10 January 2013
By Adam Reid
Many diseases are caused by invading organisms such as bacteria, malaria and worms. In order for these bugs to get inside us and cause disease there is a two-way conversation between our cells and theirs. They are shouting to get in and we are shouting back to keep them out. Much of this conversation is mediated by genes, most of which are not yet known.
We wanted to develop a way to determine which human genes and pathogen genes control this interaction during infection. We looked to see whether we could identify gene pairs that control interaction between the malaria parasite and a mouse. Over the course of infection, we found that genes in the parasite that are used at the same times as in the mouse are often the genes known to be involved in or to control host-parasite interactions.
Remarkably, we found that we could reliably identify many novel pairs of genes involved in host-parasite interactions in malaria. Unlike previous methods to detect these interactions, our approach does not rely on known interactions in other organisms. We found that this method often agrees with previously known interactions, strengthening the reliability of the method. Our approach can generate positive interaction results 70% of the time.
We now have some interesting leads that could help us to better understand how malaria is able to invade its host and cause disease. This is proof-of-principle that looking at how genes of a host and its parasite are used over the course of infection can give us direct insight into which gene pairs are important. More generally we expect that this research will lead to the identification of targets for drug and vaccine therapies.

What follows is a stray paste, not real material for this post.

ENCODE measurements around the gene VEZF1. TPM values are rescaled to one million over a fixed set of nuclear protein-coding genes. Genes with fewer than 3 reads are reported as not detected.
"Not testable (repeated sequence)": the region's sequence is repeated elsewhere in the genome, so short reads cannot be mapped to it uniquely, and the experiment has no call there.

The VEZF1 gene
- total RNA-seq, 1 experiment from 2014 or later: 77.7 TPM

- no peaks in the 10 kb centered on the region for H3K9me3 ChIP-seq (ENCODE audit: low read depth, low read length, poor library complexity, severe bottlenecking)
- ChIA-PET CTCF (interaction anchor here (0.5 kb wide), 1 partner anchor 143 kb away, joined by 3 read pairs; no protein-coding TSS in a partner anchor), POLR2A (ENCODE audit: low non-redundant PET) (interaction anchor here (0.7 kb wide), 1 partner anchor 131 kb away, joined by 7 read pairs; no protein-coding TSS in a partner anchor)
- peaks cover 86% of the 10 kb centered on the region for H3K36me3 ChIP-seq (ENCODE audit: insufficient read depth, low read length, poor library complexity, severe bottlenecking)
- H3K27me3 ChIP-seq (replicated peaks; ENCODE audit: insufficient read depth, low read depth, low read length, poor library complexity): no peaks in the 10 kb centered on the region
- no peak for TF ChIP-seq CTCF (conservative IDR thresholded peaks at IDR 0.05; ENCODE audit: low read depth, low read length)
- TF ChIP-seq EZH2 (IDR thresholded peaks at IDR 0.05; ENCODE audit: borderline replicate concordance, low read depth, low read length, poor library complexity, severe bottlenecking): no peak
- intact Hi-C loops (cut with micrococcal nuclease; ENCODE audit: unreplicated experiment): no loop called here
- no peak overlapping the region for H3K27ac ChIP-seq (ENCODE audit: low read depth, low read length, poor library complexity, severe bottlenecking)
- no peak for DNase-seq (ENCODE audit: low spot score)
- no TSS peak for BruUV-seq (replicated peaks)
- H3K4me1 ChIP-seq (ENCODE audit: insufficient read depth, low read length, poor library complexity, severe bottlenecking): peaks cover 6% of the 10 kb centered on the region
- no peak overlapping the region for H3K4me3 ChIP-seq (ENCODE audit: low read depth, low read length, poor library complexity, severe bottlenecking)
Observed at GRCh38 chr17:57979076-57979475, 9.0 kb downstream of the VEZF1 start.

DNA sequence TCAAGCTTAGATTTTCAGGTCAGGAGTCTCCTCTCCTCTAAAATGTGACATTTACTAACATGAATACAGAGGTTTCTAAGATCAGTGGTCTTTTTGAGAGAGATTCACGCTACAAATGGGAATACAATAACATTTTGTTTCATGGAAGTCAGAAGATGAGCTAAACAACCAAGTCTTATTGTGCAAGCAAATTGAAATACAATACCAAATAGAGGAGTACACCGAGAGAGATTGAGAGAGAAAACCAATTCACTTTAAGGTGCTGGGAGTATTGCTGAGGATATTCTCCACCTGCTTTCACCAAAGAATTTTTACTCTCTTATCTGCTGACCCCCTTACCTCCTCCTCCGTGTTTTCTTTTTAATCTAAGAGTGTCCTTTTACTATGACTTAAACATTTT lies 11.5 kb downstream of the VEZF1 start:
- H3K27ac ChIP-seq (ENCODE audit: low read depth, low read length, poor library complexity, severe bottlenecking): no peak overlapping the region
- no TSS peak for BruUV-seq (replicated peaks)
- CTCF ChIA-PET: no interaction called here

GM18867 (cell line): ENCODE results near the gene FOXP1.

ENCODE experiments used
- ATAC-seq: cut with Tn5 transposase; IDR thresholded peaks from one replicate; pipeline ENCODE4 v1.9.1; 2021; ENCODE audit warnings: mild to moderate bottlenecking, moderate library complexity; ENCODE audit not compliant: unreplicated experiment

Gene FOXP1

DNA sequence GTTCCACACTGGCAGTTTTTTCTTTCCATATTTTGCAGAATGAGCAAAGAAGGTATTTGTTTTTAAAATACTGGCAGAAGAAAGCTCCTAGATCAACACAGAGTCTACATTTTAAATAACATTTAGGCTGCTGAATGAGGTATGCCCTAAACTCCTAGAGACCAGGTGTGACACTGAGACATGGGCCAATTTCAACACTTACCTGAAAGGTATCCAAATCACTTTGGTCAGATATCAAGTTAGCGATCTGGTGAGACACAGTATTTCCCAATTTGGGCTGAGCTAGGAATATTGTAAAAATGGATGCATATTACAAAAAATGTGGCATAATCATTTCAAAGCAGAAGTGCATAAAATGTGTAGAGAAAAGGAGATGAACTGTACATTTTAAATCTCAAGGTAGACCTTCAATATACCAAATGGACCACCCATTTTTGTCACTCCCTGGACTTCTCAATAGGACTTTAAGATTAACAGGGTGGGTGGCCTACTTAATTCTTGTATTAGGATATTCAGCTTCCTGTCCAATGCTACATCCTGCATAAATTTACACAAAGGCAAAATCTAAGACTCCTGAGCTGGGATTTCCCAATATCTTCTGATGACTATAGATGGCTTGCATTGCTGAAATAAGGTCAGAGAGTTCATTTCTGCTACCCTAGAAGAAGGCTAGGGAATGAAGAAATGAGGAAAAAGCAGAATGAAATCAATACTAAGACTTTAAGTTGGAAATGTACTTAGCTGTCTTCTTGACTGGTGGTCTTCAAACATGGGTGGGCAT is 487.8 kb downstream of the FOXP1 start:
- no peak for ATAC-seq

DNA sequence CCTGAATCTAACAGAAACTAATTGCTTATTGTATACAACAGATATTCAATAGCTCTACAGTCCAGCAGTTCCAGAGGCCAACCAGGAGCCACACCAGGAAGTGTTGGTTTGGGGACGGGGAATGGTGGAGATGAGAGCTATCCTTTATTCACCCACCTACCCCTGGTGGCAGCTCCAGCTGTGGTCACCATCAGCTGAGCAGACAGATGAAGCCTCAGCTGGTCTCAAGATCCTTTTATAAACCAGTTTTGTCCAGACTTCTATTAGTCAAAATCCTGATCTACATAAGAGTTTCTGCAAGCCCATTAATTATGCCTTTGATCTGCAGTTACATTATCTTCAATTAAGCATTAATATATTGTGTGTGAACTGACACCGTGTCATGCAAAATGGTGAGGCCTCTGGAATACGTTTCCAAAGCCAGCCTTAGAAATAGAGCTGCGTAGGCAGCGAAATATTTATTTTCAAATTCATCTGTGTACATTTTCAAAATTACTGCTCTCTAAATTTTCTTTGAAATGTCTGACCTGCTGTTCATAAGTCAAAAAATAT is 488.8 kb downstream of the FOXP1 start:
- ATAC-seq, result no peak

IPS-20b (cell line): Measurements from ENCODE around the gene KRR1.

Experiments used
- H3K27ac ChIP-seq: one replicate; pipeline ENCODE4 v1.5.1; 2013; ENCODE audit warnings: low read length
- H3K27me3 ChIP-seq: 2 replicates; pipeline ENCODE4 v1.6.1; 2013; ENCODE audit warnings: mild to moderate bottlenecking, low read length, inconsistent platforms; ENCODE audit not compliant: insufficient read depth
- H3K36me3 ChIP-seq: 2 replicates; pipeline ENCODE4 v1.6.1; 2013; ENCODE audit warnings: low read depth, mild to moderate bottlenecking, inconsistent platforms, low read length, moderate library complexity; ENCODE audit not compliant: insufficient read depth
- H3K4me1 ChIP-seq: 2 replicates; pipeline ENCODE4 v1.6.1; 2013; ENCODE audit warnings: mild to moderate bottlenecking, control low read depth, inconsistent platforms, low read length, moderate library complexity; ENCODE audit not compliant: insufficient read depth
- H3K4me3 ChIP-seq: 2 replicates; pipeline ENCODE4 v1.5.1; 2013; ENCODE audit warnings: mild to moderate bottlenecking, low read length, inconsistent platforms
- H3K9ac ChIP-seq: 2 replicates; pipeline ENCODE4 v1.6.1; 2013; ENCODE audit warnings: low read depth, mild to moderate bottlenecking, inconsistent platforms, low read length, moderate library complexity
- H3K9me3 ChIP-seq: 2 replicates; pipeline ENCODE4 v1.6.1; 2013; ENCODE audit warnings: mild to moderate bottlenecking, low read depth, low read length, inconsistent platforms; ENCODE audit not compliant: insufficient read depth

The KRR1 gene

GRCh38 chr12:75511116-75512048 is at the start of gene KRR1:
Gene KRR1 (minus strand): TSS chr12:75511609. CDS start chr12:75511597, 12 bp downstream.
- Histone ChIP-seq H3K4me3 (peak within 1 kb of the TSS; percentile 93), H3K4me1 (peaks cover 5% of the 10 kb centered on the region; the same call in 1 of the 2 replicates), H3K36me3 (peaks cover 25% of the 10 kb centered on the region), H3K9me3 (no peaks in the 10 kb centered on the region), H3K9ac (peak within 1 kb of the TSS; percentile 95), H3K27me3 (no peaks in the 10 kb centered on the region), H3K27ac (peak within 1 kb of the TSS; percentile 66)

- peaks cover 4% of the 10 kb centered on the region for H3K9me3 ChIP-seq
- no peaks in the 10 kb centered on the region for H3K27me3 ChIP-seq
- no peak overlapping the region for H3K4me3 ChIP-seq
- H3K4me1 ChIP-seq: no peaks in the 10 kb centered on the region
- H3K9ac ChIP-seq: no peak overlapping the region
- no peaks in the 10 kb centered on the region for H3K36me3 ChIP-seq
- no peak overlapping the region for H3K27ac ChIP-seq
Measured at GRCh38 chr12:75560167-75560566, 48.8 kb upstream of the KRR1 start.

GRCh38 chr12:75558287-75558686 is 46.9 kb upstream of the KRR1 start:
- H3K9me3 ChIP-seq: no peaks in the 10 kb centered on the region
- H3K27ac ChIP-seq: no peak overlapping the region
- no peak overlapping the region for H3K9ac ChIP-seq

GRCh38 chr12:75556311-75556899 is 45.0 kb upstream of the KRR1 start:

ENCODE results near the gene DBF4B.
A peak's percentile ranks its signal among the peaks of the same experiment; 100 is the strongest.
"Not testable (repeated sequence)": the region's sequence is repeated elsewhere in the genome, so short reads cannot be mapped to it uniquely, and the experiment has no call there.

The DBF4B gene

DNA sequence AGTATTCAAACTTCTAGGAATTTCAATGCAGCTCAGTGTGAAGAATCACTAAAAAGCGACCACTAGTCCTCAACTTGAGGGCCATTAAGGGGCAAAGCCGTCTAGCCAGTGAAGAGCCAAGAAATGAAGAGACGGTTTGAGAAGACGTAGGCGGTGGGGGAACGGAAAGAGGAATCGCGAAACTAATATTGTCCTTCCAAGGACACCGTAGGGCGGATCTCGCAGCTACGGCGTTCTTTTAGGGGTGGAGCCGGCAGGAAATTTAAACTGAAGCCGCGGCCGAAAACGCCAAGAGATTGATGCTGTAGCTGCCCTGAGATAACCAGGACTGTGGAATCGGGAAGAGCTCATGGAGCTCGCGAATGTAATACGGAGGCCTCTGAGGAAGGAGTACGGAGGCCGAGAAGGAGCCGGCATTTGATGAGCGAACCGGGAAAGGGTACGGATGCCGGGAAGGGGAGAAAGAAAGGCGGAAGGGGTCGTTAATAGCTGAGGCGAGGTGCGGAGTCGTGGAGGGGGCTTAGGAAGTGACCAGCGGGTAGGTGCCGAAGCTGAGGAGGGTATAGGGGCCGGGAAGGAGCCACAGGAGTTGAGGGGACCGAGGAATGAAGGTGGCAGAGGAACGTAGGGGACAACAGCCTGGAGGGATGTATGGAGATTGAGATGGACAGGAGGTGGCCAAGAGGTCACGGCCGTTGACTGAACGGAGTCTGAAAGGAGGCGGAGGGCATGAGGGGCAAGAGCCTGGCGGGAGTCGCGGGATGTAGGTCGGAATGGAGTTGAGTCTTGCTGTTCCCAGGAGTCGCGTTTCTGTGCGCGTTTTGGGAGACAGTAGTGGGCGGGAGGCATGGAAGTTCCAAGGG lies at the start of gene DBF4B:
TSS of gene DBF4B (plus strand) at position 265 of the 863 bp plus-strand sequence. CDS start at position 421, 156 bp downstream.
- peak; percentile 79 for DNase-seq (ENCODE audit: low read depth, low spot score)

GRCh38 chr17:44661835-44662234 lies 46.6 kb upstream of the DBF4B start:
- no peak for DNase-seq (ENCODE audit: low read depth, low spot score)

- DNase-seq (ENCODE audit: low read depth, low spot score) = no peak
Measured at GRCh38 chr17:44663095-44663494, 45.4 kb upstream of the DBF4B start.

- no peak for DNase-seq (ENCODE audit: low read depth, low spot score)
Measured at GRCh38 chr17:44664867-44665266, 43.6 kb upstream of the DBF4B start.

We are currently exploring this avenue of research further and improving our methods to identify genes that control host-parasite interaction in this way, not only in malaria, but also for diseases caused by parasitic worms.
We expect that this method will allow scientists to discover truly novel interactions and identify entirely new aspects of biology.
Adam James Reid and Matthew Berriman (2013) Genes involved in host–parasite interactions can be revealed by their correlated expression